The noise reduction unit 10 shown in FIGS. 1 and 2, is an in-line system which breaks down gas-flow input pressure by means of a series of orifice plates 11 spaced along a 14 inch nominal bore cylindrical pipe or spool 12 by spacer tubes 13, and held together as an assembly of orifice plates by means of a tie-rod 14. The complete assembly of spaced orifice plates 11 and interadjacent chambers is shown in FIG. 1, but only partly in FIG. 2 for the sake of clarity. The overall length of the plate assembly is about 5 feet.
Ring seals 15 are provided between the internal surface of the pipe 12 and the junctions of the orifice plates and spacers. The pipe 12 is provided with flanges 16, 17 at respective ends thereof. The number and hole areas of the orifices 18 in the plates 11 ensures sub-sonic flow through each plate. This considerably reduces the sound power produced by the venting system by:
(i) reducing the acoustical efficiency of the jets from about 1.0 to 0.001%, and
(ii) reducing the rate at which the mechanical power is dissipated.
The noise reduction unit 10 designed for use in a compressor station venting system consists of nine stages S1 to S9, the gas flow being indicated by an arrowhead F. The plates 11 of the first four stages S1 to S4 have 1/4 inch diameter orifices 18 and an interstage separation of 6 inches, whilst the plates 11 of the remaining stages S5 to S9 have 3/8 inch orifices and 9 inches separations.
Preferably, although not exclusively, the number of orifices in the successive plates of a group of plates increases in the direction of gas flow. Thus, in this embodiment, the number of orifices in the respective stages are as follows:
Stage 1--26 × 1/4 inch
Stage 2--40 × 1/4 inch
Stage 3--62 × 1/4 inch
Stage 4--94 × 1/4 inch
Stage 5--64 × 3/8 inch
Stage 6--98 × 3/8 inch
Stage 7--150 × 3/8 inch
Stage 8--230 × 3/8 inch
Stage 9--352 × 3/8 inch
The separation between adjacent stages is selected to ensure that the kinetic energy in the gas jets is dissipated before the fluid reaches the next stage of pressure reduction.
This particular system was designed to vent high pressure gas to 700 psig to atmosphere. The design interstage pressure ratio is 1.54, giving an overall pressure ratio of 48.7 ie 1.549. The advantage of this type of system are that:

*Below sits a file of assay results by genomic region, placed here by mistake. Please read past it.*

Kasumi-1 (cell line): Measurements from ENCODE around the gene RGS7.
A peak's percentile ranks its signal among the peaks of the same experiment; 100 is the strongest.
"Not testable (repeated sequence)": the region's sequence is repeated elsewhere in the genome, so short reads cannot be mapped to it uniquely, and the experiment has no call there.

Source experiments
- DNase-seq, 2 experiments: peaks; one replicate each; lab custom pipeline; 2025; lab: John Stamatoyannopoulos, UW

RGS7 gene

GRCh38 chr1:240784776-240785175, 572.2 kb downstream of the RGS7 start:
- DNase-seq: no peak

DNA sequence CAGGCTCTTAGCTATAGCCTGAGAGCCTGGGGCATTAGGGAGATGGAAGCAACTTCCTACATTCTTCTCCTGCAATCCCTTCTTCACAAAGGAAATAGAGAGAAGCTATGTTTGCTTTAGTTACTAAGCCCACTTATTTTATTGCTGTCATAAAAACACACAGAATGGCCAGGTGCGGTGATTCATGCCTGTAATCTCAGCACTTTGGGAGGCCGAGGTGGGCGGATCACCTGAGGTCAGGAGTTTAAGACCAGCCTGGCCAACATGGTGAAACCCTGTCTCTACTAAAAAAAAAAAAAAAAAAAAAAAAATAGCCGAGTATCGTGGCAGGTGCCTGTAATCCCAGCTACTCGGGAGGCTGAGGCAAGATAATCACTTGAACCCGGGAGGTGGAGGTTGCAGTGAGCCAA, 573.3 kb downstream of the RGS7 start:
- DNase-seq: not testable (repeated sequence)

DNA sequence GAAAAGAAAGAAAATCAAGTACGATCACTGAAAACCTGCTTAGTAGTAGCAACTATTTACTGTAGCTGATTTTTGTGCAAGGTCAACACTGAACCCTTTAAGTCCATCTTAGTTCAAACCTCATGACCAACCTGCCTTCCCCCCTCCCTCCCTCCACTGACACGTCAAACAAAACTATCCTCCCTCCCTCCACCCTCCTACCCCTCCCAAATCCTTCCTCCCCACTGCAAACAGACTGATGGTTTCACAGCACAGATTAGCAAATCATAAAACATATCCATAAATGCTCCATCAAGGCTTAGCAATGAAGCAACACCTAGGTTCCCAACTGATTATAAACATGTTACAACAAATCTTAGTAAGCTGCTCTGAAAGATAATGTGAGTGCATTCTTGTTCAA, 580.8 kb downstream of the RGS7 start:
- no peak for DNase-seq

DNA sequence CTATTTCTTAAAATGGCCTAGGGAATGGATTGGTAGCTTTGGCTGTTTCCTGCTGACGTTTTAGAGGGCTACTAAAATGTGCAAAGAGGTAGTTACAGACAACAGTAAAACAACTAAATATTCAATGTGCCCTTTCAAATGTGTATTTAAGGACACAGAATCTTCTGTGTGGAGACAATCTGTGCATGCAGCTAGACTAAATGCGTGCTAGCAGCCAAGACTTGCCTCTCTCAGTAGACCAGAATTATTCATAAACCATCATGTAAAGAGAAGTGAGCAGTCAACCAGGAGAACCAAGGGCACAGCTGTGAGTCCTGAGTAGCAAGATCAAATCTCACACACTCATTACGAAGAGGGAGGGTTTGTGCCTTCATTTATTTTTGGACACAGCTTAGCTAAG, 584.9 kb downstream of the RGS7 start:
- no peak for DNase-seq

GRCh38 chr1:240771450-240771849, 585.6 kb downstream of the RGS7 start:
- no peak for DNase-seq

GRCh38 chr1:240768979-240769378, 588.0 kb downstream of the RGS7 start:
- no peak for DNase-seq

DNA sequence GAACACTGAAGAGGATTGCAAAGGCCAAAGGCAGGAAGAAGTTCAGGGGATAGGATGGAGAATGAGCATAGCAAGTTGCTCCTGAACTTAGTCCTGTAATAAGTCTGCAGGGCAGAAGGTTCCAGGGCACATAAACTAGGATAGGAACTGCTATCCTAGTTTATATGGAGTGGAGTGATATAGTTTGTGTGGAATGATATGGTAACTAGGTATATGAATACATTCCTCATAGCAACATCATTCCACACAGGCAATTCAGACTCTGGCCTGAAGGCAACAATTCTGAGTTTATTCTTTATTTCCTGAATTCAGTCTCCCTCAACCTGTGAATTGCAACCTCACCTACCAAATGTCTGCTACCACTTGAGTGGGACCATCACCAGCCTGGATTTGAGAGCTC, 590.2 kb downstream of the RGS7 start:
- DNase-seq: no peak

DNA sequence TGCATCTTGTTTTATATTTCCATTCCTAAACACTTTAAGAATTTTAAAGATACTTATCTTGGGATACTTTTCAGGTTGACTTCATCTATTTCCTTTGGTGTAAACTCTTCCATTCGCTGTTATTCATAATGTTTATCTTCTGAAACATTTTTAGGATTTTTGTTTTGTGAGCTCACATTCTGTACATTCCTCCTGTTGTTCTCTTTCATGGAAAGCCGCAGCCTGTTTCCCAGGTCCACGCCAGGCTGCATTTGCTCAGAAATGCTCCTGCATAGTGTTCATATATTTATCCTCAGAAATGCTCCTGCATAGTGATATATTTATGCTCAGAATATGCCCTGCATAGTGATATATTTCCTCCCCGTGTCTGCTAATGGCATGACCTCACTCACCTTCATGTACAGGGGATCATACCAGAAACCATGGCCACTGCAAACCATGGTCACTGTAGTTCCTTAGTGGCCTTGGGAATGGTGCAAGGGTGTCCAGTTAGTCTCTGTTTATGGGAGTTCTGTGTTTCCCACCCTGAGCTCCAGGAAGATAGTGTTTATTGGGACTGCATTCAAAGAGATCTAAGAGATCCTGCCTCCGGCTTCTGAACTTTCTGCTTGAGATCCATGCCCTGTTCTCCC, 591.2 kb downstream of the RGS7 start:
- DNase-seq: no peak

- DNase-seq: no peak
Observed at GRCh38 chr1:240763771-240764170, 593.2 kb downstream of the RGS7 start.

(i) some of the sound energy produced is above the upper frequency limit of the audio range, thus giving an effective noise reduction
(ii) the higher frequency sound energy is more readily absorbed in the atmosphere
(iii) the exhaust stack becomes markedly directional at higher frequencies; a large proportion of the sound energy being radiated in the direction of the axis of the stack
(iv) the higher frequency sound energy is more efficiently absorbed by any dissipative silencer inserted into the line after the unit.
With the exception of the final stage S9, the noise generated by each stage is contained within the volume of each chamber enclosed between consecutive stages. Also, the arrangement of inter-connected multiple expansion chambers constitutes a rather complex reactive silencer, providing additional attenuation. The noise produced by each stage (excluding the last stage) will thus be attenuated during its transmission along the body of the venting unit.
Preferably, the noise reduction unit is used in combination with a modified form of known silencer element. Referring also to FIG. 3, this element 20 consists of a 12 inch nominal bore cylinder 21, 6 feet long, formed from perforated mild steel sheets and wrapped with preformed sound absorbent material, for example, a mineral wool pipe section 22 which is 11/4 inches thick. The preformed pipe section 22 is in 3 feet lengths which readily enables the length of the lined section to be varied. The complete element is housed in a 16 inch diameter pipe or spool piece 23, which is provided with flanges 24, 25 at respective ends thereof.
The noise reduction unit 10 is connected to, and upstream of, the silencer element 20 by bolting the flanges 17 and 24 thereof to a thrust washer 26. Flanges 16 and 25 enable the composite unit to be connected in the blow down piping of a gas compressor station venting system.
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|U.S. Classification||181/230, 181/281, 181/268, 181/232, 181/257, 181/282, 138/41|
|International Classification||F01N1/08, F01N1/10|
|Cooperative Classification||F01N1/10, F01N1/083|
|European Classification||F01N1/10, F01N1/08D|
|Mar 9, 1988||AS||Assignment|
Owner name: BRITISH GAS PLC, RIVERMILL HOUSE 152 GROSVENOR ROA
Free format text: ASSIGNMENT OF ASSIGNORS INTEREST.;ASSIGNOR:BRITISH GAS CORPORATION;REEL/FRAME:004859/0891
Effective date: 19870512
Owner name: BRITISH GAS PLC, ENGLAND
Free format text: ASSIGNMENT OF ASSIGNORS INTEREST;ASSIGNOR:BRITISH GAS CORPORATION;REEL/FRAME:004859/0891
Effective date: 19870512